Barry Alvarez on national title talk: ‘I think it’s healthy.’

Barry Alvarez rarely talked about national championships when he was the head coach at Wisconsin. On occasion, during his 16 seasons leading the program, he was asked whether winning a national title was a goal, and he largely brushed it aside. His philosophy was if you win the Big Ten, then you’ll be in position to play for more at the end of the year.

The landscape has changed significantly since Alvarez was the full-time coach, with the move to a playoff system in 2014. Still, with a large number of current players stating this spring that their goals included making the college football playoff and winning a national title, it made sense to see how Alvarez, now the athletic director at Wisconsin, views their comments.

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“I think it’s healthy,” Alvarez said Monday. “Our guys aren’t backing away from it. They went in last year with high expectations and lived up to them. They were one possession away from playing in the [playoff]. They’ve got a good nucleus coming back — a very good nucleus. [They’ve got] some of the best players in the country at their positions.

“I think they understand how you have to work in the offseason and how you have to come together as a team. All of that comes into play. It’s not just having good guys. There are some other things you have to do to become a good team.”

Wisconsin returns 10 of the 11 players that started on offense in the Orange Bowl and have All-Big Ten players such as linebacker T.J. Edwards and safety D’Cota Dixon returning on defense. It’s led many to put the Badgers very high in their way-too-early Top 25 rankings, including USA Today having them at No. 3.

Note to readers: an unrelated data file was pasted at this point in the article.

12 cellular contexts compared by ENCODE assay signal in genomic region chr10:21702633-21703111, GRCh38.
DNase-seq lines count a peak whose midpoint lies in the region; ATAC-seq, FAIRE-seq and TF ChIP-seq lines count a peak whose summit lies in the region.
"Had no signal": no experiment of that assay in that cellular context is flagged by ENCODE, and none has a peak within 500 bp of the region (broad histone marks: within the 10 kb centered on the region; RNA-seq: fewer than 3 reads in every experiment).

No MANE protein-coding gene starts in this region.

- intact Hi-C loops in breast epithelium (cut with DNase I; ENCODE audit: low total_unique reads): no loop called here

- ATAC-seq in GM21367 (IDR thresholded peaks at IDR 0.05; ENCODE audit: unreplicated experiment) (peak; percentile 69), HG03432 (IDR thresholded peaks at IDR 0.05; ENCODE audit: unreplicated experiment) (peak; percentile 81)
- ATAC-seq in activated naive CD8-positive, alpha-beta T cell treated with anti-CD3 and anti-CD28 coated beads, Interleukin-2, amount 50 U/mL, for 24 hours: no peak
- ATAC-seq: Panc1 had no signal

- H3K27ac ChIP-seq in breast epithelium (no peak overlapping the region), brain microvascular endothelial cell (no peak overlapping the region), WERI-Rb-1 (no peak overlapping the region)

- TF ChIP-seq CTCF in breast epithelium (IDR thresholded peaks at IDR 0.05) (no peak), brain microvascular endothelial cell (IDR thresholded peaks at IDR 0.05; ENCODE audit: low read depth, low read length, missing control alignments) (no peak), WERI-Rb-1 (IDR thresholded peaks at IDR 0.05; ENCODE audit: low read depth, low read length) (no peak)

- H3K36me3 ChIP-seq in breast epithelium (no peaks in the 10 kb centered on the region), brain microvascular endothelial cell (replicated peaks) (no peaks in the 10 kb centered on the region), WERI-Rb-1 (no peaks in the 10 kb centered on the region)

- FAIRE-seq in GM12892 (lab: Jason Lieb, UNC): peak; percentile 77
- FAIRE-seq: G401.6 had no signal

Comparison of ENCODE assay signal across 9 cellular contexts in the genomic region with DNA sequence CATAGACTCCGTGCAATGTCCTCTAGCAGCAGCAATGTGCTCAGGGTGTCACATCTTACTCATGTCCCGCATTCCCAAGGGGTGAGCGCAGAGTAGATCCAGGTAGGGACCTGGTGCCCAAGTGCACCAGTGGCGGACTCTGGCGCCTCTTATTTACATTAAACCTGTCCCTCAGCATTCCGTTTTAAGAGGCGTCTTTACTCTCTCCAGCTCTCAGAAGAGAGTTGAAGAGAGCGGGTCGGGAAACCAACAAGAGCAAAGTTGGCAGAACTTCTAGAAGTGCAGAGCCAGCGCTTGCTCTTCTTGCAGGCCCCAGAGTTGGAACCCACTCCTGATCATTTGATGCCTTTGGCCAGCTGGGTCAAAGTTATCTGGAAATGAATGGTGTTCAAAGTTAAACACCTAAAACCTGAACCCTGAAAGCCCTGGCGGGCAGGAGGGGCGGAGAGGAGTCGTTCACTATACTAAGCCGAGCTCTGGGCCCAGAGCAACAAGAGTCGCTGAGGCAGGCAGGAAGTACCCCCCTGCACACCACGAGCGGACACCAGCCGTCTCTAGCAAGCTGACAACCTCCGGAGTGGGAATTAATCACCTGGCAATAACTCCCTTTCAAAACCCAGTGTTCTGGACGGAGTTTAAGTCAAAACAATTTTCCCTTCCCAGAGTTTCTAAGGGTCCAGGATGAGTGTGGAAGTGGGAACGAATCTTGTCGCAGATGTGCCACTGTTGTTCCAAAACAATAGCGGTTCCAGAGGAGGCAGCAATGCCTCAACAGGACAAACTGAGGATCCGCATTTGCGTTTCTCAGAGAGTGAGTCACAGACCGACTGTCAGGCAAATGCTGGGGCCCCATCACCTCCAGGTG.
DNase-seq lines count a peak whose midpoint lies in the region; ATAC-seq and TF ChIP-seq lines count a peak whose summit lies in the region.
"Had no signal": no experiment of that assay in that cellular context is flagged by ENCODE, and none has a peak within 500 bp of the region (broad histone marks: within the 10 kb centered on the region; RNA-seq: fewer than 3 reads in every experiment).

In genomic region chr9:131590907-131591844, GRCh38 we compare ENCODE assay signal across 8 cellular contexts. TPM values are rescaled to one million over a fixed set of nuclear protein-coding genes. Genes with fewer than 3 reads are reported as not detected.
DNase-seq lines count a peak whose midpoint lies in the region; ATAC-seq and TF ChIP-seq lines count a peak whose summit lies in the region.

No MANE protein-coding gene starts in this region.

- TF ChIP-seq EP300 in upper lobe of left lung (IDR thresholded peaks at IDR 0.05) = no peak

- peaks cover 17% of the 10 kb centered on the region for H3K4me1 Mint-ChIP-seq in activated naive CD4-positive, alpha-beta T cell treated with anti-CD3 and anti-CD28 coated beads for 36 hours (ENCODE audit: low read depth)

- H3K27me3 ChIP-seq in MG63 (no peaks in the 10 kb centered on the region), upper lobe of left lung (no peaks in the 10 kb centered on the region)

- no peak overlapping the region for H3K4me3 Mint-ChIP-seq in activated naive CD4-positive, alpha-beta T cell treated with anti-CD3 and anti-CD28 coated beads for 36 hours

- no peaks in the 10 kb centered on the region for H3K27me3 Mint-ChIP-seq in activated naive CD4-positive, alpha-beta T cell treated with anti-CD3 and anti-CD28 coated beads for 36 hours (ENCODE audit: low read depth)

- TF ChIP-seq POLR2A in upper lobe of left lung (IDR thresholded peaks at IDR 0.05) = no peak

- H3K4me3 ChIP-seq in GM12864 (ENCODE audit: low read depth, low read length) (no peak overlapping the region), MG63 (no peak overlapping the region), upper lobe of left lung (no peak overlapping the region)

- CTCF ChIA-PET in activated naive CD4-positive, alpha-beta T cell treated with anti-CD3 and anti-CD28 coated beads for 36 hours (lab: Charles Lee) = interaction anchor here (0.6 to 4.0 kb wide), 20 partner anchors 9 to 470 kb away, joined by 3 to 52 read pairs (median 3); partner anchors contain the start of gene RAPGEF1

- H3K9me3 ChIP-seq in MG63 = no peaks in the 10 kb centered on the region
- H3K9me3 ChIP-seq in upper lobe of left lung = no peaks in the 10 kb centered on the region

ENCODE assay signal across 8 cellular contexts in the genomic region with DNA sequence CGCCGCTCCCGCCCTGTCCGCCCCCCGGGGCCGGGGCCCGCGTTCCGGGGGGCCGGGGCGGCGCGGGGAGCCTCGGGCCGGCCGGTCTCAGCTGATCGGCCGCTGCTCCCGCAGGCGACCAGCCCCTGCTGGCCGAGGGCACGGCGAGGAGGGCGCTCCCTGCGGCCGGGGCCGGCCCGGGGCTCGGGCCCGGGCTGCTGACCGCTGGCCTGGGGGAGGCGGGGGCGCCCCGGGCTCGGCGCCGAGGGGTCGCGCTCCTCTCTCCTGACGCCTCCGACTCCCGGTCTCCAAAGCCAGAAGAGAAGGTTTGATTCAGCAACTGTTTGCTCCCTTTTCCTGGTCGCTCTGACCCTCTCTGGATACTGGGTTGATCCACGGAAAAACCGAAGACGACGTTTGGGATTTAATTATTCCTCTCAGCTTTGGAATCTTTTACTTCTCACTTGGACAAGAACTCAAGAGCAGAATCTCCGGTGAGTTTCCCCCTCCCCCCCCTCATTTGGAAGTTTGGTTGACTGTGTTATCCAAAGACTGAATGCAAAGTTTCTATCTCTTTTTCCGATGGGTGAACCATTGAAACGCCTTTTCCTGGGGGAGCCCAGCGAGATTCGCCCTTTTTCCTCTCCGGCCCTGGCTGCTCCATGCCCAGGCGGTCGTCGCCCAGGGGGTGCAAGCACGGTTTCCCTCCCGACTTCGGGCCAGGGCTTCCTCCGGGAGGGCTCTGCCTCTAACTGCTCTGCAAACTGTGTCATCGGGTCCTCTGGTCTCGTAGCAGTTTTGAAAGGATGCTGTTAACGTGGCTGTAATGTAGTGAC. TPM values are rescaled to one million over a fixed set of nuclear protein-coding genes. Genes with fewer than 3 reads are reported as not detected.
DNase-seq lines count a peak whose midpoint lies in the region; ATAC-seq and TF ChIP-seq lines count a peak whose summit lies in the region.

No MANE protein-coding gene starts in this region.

“The fact they think [they can win a national title], that’s great. I think it’s awesome,” Alvarez said. “I think they have a chance to be a really good team.”

Joe Ferguson tryout with the Packers

Former Badgers safety Joe Ferguson, Alvarez’s grandson, got the opportunity to tryout with the Green Bay Packers during their rookie orientation camp on Friday and Saturday. A backup for much of his career at Wisconsin, Ferguson played well last fall when injuries cropped up in the secondary. He tied for the team lead in interceptions (4) and returned one of them for a touchdown.

It was a year that made the possibility of a professional career something to think about for Ferguson and his family.

“Joe came to me and said he wasn’t finished and that he wanted to continue playing if he could. I gave him my blessing,” Alvarez said. “If he wants to take a look and see how he matches up, [that’s great]. If something works out for him, I’d be thrilled for him.”

Tryout players weren’t made available to the media, but, according to Alvarez, Ferguson felt good about what he was able to accomplish during the two days of practice.

“He thought he did pretty well,” Alvarez said. “He got a lot positive comments during practice. He picked up the defense quickly. He didn’t make any huge plays but was never out of position.”

Alvarez said that Ferguson has another tryout scheduled with the Indianapolis Colts when they hold their rookie camp later this week.

Bucky on Parade

Monday was the start of Bucky on Parade, an art event that will see 85 Bucky Badger statues placed throughout Madison and Dane County over the next four months. All of them will have a different theme. The one at Camp Randall Stadium is called “Bucky Alvarez,” and it’s dressed like Alvarez – headset, sunglasses, sweater vest and khakis.

“Yeah, that’s a game day outfit,” Alvarez said when asked if he liked it. “Absolutely.”

All the proceeds from the event will benefit local charities, including basketball coach Greg Gard’s initiative, “Garding Against Cancer.”

“I think the project is good,” Alvarez said. “It’s for a good cause, and you can have a little fun with it at the same time. It’s very positive.”

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